3 Ways Your Childhood Could Be Impacting Your Finances Now

by Donna Ryder

By Candice Davie

Do you love splurging every chance you get? Or are you a penny pincher? Maybe you are a little bit of both. Chances are that your relationship with money stems from childhood experiences and influences. Your thoughts surrounding your finances have a huge impact on all your financial decisions so it’s worth getting to the root of how those thoughts came about especially if they have led to money habits that you’re not so proud of. 

Here are three financial childhood experiences that could be affecting your pockets today:

  1. What was the financial status in your household growing up?

The way your parents, guardians, or others around you handled money is a big influence on how you handle yours. If you grew up in a household where money was tight, you might take on the belief that you may never make past a certain amount of money and be fearful of spending much even if you are able to afford it. Some go to the opposite extreme of what they saw, and once making a certain amount they spend frivolously.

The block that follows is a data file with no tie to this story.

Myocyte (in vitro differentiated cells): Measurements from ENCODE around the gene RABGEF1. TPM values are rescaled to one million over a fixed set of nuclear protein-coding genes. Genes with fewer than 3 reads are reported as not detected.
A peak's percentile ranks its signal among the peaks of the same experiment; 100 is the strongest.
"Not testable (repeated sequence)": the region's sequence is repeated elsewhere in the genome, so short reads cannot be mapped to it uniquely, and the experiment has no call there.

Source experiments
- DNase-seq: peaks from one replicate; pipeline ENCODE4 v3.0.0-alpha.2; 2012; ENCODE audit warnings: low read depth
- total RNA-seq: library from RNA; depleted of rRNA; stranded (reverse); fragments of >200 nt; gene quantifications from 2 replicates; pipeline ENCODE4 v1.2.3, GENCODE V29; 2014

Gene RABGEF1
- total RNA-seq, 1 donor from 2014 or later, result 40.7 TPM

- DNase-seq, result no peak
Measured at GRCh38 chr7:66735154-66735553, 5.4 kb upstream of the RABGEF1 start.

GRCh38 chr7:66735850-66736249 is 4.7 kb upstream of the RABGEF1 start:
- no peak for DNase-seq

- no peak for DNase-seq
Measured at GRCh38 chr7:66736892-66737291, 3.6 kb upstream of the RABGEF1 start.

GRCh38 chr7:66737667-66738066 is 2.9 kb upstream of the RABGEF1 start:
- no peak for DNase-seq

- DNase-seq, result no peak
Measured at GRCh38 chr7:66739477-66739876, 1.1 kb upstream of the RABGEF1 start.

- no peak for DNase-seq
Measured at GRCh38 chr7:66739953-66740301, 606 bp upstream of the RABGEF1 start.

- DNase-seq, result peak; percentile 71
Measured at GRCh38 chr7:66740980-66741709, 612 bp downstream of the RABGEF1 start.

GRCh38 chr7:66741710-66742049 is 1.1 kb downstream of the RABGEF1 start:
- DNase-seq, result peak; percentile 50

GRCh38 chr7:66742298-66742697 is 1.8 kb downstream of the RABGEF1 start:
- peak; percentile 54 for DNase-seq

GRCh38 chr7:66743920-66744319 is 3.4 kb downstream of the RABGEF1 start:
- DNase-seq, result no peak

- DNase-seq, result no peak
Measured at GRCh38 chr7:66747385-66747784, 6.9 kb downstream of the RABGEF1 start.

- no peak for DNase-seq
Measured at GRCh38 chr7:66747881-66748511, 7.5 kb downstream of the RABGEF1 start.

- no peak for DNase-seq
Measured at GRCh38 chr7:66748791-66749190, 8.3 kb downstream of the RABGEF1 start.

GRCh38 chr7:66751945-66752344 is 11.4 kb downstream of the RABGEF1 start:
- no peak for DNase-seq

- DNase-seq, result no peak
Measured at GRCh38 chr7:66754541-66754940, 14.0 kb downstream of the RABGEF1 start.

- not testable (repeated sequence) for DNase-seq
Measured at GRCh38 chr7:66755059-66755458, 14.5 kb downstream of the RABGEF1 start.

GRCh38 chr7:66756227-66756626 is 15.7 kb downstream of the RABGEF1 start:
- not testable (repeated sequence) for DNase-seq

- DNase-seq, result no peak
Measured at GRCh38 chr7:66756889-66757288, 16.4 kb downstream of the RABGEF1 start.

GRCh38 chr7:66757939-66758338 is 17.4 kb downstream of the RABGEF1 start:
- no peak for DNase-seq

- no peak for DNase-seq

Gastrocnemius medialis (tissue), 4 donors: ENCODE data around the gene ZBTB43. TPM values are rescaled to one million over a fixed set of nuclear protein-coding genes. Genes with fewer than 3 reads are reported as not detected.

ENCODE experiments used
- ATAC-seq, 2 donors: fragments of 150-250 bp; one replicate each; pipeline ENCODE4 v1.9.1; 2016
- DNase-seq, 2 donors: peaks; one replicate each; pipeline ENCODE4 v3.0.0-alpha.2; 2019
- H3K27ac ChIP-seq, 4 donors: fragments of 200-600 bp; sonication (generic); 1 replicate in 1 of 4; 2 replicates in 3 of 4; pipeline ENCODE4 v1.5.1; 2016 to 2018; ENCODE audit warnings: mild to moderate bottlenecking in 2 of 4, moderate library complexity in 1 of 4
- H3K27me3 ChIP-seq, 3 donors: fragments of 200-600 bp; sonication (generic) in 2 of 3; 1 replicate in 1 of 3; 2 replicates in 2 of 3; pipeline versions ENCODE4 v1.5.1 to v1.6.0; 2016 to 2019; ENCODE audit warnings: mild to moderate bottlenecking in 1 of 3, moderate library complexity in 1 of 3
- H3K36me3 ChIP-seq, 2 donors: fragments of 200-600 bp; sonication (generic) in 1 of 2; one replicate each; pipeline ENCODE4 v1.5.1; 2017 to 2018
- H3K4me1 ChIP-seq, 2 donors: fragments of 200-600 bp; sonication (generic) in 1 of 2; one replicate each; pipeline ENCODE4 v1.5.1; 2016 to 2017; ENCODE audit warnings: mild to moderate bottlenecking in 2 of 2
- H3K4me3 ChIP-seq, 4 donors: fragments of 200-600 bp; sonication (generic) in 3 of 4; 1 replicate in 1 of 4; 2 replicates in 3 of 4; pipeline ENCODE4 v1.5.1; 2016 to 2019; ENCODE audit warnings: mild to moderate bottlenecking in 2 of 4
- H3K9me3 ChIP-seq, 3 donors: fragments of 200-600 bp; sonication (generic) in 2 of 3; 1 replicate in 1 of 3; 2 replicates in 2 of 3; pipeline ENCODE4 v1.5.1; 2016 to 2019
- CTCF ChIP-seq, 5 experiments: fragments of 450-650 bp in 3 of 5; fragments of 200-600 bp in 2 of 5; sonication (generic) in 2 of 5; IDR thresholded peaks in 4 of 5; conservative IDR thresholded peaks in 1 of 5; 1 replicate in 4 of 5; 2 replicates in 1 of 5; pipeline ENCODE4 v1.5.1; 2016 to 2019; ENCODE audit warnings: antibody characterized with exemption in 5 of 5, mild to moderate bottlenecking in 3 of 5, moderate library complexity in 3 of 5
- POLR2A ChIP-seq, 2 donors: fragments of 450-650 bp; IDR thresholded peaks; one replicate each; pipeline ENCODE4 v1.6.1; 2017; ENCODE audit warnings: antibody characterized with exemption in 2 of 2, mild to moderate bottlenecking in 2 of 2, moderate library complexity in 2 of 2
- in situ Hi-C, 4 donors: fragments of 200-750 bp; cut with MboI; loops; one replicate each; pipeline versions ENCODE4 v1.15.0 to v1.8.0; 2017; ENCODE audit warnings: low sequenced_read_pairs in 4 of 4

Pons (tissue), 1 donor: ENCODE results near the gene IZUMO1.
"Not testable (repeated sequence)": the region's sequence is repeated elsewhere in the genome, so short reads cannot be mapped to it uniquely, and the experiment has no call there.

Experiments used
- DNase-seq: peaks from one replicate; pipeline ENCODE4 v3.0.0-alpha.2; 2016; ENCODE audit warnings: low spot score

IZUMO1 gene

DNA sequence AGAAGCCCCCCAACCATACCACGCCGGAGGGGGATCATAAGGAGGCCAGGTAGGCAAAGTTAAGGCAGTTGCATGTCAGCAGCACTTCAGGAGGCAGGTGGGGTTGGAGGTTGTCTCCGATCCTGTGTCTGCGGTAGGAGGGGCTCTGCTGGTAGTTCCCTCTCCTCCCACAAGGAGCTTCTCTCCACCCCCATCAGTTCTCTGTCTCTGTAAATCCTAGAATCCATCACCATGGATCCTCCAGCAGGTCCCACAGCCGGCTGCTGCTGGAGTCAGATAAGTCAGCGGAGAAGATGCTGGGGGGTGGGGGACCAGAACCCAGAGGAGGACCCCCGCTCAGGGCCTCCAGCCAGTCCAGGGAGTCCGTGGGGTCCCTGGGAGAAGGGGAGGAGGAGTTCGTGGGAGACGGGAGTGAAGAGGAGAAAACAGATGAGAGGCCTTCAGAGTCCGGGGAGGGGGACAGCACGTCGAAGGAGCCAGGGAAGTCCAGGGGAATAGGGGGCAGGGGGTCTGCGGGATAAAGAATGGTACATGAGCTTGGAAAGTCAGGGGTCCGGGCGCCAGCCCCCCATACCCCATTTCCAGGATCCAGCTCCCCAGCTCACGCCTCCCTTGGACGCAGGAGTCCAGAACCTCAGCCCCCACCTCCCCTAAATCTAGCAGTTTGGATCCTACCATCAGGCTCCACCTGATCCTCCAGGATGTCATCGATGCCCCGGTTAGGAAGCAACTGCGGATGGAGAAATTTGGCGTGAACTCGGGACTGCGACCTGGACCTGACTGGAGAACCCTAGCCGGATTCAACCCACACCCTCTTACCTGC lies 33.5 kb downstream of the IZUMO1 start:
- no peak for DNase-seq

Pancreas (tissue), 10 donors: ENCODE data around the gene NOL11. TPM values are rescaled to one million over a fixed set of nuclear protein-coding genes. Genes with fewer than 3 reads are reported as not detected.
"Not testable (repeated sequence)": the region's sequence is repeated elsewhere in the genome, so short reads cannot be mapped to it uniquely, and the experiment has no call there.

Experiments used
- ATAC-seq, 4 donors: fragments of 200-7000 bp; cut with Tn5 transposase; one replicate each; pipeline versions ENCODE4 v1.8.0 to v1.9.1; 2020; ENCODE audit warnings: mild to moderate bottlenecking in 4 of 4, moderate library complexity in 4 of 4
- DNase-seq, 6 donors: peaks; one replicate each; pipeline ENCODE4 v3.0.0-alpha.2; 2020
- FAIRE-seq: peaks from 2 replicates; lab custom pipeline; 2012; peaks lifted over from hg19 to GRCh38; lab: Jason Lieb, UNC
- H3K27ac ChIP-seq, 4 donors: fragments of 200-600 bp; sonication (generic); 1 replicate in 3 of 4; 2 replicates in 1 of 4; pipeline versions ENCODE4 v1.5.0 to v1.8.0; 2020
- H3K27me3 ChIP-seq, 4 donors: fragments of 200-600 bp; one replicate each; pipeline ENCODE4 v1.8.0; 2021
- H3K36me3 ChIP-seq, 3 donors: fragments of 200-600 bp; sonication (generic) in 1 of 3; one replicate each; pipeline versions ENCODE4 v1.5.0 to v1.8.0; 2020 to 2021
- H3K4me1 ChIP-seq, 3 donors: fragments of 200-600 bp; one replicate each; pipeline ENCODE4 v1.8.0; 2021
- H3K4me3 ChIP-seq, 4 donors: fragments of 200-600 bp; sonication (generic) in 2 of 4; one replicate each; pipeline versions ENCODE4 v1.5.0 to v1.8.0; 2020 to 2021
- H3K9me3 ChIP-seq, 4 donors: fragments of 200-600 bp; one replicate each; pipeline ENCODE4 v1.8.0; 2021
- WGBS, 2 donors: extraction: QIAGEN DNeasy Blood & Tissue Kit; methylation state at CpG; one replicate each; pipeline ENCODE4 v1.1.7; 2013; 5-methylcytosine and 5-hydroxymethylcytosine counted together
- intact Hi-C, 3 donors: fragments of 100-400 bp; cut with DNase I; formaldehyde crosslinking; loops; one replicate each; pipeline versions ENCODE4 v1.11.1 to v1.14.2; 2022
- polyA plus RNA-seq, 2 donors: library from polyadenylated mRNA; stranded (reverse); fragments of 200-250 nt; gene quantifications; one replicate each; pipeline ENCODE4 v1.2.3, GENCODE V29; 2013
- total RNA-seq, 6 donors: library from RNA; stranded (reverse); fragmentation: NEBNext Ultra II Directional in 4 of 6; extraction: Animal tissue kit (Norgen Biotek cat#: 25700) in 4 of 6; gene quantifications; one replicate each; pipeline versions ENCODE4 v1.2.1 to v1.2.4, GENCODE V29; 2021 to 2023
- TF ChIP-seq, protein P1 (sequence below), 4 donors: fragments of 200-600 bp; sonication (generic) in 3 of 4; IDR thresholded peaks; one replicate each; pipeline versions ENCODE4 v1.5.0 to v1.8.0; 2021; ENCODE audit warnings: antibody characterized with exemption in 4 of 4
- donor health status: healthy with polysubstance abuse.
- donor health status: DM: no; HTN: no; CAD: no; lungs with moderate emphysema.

1. What were the conversations surrounding money?

We learn a lot from our parents’ attitudes towards money. Think about what conversations around finances looked like in your house. Were they from a place of fear or hope? Did they include talks about how to create a better financial outlook?

“Is there a sense of security around money, or does the subject provoke anxiety? People wo experience money worries as kids are more likely to carry forward that sense of scarcity and insecurity”, say psychologist Frank Murtha, co-author of “Market Psych: How to Manage Fear and Build Your Investor Identity.”

  1. What was the state of the economy during your childhood?

If you grew up during the Great Depression or market crash of 2008, chances are your current financial decisions were affected by witnessing all the events such as being extremely against investing in the stock market. 

There’s no doubt that our experiences growing up are very powerful but, understanding that if the decisions you have made as a result are not serving you well you can choose something different. Doing your own research and leading with a clear intention for your life are the first steps to achieving your financial dreams. 

*Featured Image by Conner Baker on Unsplash

How do you feel your childhood affected your finances? What changes have you made since then?